Saturday, July 31, 2021

GroundWorks dances out of its Covid cocoon for concert at Cain Park

David Shimotakahara was with the Ohio Ballet when news came out that Heinz Poll, the co-founder of that company, was going to retire.  Rumor was that Shimotakahara was being considered for the job. Unfortunately, the Ohio Ballet board selected another company member.  Following that decision, things did not go well for OB, either artistically or financially.  

After his retirement, Poll distanced himself from the company, which had struggled.  

In 2002, according to the Akron Beacon-Journal, he told his successor to remove him from the company's printed materials. "It's not the kind of company I would have wanted to have," he told the paper at the time. "It clashes totally with my personal aesthetics."  

Ohio Ballet disbanded in 2006.

Many local dance aficionados agree that, based on what happened with OB and GroundWorks, which Shimotakahara founded in 1998, the fate of Ohio Ballet would have been quite different if he had been appointed as the company’s artistic director.

Shimotakahara, in developing his new company was determined to “challenge the preconceptions about dance.” This desire to push boundaries is evident in Groundwork’s bold initiative: “To seek collaboration and input from guest choreographers of the highest caliber and to constantly evolve the repertoire of the company.”

“Over the past 15 years, GroundWorks has created and produced over 60 original works. Twenty-one of these have been commissioned from nationally and internationally renowned guest artists. In addition, Shimotakahara has contributed over 30 pieces to the company’s rep. His work is about here and now. He is interested in framing issues surrounding individuality, privacy, place, and connectivity through movement that speaks through its musicality and physicality.”

This philosophy parallels well with Poll’s beliefs which was once characterized as "clarity, precision, lean look, and distinctive style."  Parallel also to Poll is that GroundWorks gained national acclaim as “a small troupe of well-trained classical dancers capable of performing in a wide range of styles, who welcomed good dancers whose bodies were considered wrong for ballet, which is also true of GroundWorks.”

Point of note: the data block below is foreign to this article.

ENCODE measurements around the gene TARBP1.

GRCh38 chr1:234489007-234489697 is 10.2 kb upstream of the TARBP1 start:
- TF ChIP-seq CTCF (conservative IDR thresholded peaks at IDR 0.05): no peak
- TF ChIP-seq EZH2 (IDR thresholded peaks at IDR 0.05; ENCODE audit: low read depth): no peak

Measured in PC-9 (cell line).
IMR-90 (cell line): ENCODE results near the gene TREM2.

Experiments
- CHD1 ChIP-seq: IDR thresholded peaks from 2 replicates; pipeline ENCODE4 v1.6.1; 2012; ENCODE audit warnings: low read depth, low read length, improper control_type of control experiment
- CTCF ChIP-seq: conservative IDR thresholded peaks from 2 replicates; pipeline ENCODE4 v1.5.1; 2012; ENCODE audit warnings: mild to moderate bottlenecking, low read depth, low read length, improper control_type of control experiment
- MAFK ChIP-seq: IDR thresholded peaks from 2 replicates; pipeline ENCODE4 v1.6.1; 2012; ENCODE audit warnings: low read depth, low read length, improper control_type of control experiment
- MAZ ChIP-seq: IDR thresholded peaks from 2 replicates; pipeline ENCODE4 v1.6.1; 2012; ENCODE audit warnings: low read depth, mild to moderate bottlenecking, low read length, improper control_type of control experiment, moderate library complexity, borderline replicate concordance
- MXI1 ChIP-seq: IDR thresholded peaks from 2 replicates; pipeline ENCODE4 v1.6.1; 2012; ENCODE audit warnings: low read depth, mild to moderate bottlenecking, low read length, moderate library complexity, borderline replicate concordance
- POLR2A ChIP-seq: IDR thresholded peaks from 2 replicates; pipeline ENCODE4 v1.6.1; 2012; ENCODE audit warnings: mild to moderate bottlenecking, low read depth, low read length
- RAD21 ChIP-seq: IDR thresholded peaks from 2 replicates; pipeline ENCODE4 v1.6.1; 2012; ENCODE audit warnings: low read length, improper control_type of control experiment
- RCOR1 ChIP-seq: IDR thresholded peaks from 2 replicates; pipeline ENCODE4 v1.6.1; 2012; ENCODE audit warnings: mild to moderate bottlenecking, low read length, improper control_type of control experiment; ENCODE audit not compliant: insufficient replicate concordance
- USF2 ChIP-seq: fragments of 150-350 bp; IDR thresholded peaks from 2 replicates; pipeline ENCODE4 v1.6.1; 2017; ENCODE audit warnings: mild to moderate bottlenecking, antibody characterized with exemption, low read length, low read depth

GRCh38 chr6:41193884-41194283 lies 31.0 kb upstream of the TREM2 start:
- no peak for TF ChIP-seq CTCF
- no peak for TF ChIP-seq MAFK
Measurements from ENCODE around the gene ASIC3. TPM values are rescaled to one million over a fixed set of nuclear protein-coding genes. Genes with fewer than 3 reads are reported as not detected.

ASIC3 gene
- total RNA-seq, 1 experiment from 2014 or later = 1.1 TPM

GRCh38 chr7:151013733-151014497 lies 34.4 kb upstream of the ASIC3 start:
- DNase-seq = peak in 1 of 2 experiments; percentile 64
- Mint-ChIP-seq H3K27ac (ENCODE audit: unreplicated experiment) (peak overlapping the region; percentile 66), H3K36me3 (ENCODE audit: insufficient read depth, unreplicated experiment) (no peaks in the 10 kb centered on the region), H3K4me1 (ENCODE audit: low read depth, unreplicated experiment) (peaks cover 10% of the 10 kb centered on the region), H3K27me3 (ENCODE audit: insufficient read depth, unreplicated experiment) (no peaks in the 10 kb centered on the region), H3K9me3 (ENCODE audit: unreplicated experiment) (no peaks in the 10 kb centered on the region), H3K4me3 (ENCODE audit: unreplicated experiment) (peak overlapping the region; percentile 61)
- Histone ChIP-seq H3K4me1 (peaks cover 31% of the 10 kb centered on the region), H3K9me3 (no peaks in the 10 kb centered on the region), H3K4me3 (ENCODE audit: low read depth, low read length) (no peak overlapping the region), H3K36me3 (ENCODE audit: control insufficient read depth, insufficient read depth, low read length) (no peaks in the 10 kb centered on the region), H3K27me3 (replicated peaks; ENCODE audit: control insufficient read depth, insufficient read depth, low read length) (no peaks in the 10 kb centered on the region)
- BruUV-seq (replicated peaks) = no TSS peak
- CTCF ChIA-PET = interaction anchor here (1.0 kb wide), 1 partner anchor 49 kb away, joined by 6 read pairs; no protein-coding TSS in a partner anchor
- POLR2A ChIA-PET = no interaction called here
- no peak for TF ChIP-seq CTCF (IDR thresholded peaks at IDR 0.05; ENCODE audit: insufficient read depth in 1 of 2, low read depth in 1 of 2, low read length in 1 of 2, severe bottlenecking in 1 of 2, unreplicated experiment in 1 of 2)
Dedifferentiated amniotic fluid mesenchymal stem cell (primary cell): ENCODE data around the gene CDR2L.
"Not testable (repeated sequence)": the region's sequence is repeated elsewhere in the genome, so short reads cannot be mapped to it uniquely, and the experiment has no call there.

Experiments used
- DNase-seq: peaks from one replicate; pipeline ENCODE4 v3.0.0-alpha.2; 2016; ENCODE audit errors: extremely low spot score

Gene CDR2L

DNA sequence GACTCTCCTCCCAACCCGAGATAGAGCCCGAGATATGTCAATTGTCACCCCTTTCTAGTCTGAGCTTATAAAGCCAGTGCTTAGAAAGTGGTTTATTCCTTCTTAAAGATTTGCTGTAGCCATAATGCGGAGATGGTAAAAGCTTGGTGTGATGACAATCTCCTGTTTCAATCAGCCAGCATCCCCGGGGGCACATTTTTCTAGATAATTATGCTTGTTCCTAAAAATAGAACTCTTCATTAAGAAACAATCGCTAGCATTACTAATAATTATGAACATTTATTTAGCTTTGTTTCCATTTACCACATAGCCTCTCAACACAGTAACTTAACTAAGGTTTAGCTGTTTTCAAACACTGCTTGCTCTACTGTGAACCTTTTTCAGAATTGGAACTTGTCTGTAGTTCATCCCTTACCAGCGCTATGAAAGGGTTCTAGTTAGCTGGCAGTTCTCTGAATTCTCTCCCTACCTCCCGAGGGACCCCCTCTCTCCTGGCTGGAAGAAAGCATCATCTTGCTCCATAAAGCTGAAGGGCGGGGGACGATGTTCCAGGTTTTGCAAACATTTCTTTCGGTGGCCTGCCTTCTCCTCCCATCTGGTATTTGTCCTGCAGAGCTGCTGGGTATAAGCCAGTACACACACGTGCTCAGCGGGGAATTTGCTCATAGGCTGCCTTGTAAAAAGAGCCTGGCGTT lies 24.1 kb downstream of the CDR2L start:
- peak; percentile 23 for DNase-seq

An examination of some of the company’s former dancers illustrates the variances of styles and body types.  Amy Miller was a muscular and powerful dancer.  Felise Bagley, probably the most proficient and elegant local contemporary/modern dancer in the area, was a lovely waif.  Annika Sheaff, a former member of Pilobolus Dance Theater defied the image of the classical ballet dancer.  Tall and lanky Kyle Ring was more Broadway star Tommy Tune than Baryshnikov.


GroundWorks emerged from the Covid-induced lay-off with a new “fab” five.  As evidenced by their Cain Park July 23 and 24th concert, they were not as synced as the usual Shimotakahara-meticulously honed dancers. 


The program opened with Axis.  Created by New York Choreographer Adam Barruch with original recorded electronic music and sound by Roarke Menzies. The piece was created as a dance-film.  It was first seen online by GroundWorks in June 2021.  It “explores the alchemical processes that drive the natural world and the inner workings of our bodies.”


Highlighted by strong solos performances by Annie Morgan and Chance Williams, the dancers interwove through movements performied as AC current, alternating the powerful with the static.  Though sometimes lacking in unity, the overall effect was positive.


Sud Butser’s Dream is David Shimotkahara’s homage to sounds of early American jazz. 


Danced to the sounds of such jazz icons as Fats Waller, Mound City Blowers, Scott Joplin, Tin Parham and Mamie Smith that piece suffered by being on the large Evans stage instead of an intimate venue.  The dancers were fully engaged but the transitions between segments and the lack of any humor when the music cried for it, led to tepid applause at the conclusion.


Inside, choreographed by Clevelander Antonio Brown, was conceived as a film project in the fall of 2020. The work “examines five individuals who are confined from the outside and battle with their thoughts of past and future.”


The dancers responded well to the multi-sounds and the inner conflicts each experienced.


Capsule judgment:  GroundWorks Dance Theater is in the midst of a reconceptualization with five new dancers who must learn not only Artistic Director David Shimotakahara’s request for precision, but in working as a team.  The past company transitions indicate that it can be done.  It should be interesting to watch.


Next up for GroundWorks is the Heinz Dance Festival on August 5 @ 6 at Firestone Park in Akron and Fall Performance Series on November 5 & 6 at Night Stage, Akron Civic Theatre.  For information go to